The strange disappearance from public view of China’s presumptive new leader is turning a year that was supposed to showcase the Communist Party’s stability into something of an annus horribilis.
Over the past week, the new leader, Xi Jinping, has missed at least three scheduled meetings with foreign dignitaries, including U.S. Secretary of State Hillary Clinton on Wednesday and the Prime Minister of Denmark on Monday. Speculation that his health, either physical or political, has prevented him from making public appearances is rife on the Chinese Internet, but there has been no official explanation for his absence.
While some people with ties to the party elite say they suspect that Mr. Xi’s ailments are not serious, his unexplained absences are especially conspicuous on the eve of what is supposed to be China’s once-in-a-decade transfer of power. It also adds to a litany of woes that have disrupted the Communist Party’s hopes that a seamless political transition would send a signal of strength to the Chinese people and the world at large.
Two unusual political scandals have sidelined people considered contenders for seats on the all-powerful Politburo Standing Committee, most recently including a close ally of President Hu Jintao’s. China’s economy has fallen into an unexpectedly deep slump, confounding government forecasts for a measured slowdown. Party leaders have also yet to announce a date for the 18th Party Congress, the event to mark the retirement of this generation of leaders and the accession of the next, though it is supposed to take place as soon as next month.
Mr. Xi was internally designated the presumptive heir to Mr. Hu as the leader of the Communist Party, head of state and chairman of the top military oversight body in 2007, a full five years before he was expected to assume those posts. Party bosses have tried to name future leaders well in advance to prevent destabilizing jockeying for power. Smooth transitions are considered by many Chinese as a crucial test of the Communist Party’s longevity, and its leaders are eager to make the case that their authoritarian system can manage China better than a multiparty democracy could.
Analysts who follow Chinese politics say the transition is still likely to happen roughly along the planned lines. They also say that the core leadership team around Mr. Xi is slowly taking shape, with the lineup of the Standing Committee coming into focus as the congress draws near.
But at the very least, the atmospherics are turning out to be far messier than envisioned, with officials stumbling to maintain their usual careful choreography.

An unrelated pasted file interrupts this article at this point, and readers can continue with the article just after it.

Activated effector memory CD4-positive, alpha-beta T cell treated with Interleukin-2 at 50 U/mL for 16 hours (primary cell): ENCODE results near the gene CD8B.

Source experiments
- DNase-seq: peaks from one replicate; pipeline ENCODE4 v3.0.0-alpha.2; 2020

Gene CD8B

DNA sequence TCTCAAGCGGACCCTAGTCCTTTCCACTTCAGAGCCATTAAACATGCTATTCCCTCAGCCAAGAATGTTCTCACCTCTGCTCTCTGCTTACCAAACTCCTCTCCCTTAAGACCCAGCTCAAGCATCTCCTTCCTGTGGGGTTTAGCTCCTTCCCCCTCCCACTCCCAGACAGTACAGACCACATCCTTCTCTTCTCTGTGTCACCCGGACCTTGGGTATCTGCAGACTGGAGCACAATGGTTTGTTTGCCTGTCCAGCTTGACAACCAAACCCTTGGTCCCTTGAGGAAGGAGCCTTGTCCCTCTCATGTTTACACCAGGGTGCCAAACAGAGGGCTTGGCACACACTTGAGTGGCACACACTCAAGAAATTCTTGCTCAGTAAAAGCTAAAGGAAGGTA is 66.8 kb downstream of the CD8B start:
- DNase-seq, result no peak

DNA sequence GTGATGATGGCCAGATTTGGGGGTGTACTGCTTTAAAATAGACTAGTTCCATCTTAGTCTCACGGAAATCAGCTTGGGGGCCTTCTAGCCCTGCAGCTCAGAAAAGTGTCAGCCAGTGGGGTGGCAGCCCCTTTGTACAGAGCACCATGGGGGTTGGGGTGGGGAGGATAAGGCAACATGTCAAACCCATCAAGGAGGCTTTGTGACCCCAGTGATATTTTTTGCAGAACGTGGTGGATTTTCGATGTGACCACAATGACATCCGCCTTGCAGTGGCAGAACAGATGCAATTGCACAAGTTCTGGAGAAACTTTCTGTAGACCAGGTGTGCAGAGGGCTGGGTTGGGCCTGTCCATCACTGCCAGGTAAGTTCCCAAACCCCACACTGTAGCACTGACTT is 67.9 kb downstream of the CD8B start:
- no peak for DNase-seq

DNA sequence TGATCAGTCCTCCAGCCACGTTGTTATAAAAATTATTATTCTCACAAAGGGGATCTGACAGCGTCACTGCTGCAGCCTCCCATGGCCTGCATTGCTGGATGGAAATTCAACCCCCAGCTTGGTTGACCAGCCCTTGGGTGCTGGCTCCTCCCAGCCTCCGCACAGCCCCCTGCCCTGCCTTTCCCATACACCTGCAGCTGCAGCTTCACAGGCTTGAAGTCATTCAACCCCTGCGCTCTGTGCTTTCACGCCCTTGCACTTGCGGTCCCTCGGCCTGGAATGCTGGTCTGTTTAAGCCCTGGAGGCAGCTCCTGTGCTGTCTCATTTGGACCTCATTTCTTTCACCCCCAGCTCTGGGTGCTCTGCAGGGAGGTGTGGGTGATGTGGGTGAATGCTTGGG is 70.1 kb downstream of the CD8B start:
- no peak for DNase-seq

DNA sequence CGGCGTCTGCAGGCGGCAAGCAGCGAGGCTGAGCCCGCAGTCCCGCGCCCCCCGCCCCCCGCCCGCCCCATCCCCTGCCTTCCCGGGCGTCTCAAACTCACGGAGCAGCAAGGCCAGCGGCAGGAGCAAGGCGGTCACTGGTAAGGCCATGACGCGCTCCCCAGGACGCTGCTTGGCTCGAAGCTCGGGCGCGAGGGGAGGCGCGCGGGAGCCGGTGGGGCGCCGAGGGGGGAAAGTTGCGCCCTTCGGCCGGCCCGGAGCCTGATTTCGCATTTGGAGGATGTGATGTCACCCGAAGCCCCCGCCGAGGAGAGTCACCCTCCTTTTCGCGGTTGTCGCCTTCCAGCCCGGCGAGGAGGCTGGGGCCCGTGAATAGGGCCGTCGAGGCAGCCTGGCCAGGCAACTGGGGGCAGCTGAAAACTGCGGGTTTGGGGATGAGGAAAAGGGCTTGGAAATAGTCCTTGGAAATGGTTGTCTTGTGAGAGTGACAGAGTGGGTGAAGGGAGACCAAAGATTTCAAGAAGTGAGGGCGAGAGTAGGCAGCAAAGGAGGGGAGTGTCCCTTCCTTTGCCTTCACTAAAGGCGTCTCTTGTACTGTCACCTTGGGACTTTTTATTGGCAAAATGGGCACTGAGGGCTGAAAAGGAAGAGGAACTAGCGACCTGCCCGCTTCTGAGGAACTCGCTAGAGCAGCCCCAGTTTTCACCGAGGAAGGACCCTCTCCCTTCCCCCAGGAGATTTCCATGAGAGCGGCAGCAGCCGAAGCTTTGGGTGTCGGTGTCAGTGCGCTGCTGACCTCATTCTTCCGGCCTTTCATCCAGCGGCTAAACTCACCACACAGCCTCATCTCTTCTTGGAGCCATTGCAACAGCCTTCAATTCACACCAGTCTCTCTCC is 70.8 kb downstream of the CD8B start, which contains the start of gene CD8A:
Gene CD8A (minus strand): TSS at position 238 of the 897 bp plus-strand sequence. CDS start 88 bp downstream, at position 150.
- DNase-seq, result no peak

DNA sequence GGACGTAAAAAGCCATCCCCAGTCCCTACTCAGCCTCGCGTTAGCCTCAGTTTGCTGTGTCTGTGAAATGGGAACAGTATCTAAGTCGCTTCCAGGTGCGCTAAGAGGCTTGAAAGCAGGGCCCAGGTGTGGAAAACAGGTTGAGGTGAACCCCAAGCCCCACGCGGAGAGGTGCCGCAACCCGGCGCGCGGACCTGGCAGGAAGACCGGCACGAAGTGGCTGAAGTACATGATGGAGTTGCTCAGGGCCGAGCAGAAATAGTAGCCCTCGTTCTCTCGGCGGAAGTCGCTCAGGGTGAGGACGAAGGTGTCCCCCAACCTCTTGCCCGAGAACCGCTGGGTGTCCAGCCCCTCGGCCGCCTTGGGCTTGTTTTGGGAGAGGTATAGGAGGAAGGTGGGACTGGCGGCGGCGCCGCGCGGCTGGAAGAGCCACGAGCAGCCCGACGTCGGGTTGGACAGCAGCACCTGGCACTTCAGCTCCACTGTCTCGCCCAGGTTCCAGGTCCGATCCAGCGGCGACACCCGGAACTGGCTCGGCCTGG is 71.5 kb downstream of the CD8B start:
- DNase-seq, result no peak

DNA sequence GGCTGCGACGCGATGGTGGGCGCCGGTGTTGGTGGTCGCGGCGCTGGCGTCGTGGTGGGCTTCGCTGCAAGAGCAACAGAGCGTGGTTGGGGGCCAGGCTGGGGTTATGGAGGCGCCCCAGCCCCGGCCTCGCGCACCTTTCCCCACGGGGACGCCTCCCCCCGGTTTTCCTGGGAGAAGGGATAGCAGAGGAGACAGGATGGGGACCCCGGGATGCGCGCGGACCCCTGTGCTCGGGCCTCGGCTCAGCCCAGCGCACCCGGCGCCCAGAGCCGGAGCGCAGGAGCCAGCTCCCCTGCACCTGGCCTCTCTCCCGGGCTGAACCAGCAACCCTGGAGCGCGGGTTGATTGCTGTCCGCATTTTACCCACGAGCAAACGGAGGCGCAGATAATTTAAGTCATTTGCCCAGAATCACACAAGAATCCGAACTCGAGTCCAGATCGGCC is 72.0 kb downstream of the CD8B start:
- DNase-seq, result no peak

On Wednesday, after Mr. Xi did not meet Ms. Clinton and Prime Minister Lee Hsien Loong of Singapore, diplomats said privately that he had a bad back.
The situation then got odder. Foreign journalists had been invited to a photo opportunity between Mr. Xi and Prime Minister Helle Thorning-Schmidt of Denmark. On Monday, however, the Foreign Ministry denied that any such meeting had been scheduled and said other Chinese officials would meet the Danish leader.
While Chinese leaders often do not appear in public for long periods, cancelling meetings with foreign dignitaries at the last minute is highly unusual. Adding to the uncertainty is the lack of an official statement of any kind, with observers speculating about car crashes and heart attacks.
“There’s every sort of crazy rumour about Xi’s health,” said a senior Chinese journalist, who asked not to be identified due to the sensitivity surrounding the case. “But no one is saying anything.”
Mr. Xi could appear publicly at any time and quash the speculation about his status. But for now rumours are replacing real information. Some have it that he hurt his back swimming or playing soccer.
One well-connected political analyst in Beijing said he was told by party officials that rumours of skulduggery are wrong. But he said he was told that Mr. Xi, who is 59, had suffered a mild heart attack.
Adding to the conspiracy theories, on Monday a popular microblogging site, Sina Weibo, banned searches for the term “back injury.”
Almost as if to assuage worries about Mr. Xi’s health, a newspaper on Monday ran a picture of him addressing students at the opening of the fall semester of the Central Party School. The photo and speech, however, were from Sept. 1, the last confirmed date of Mr. Xi’s being seen in public.
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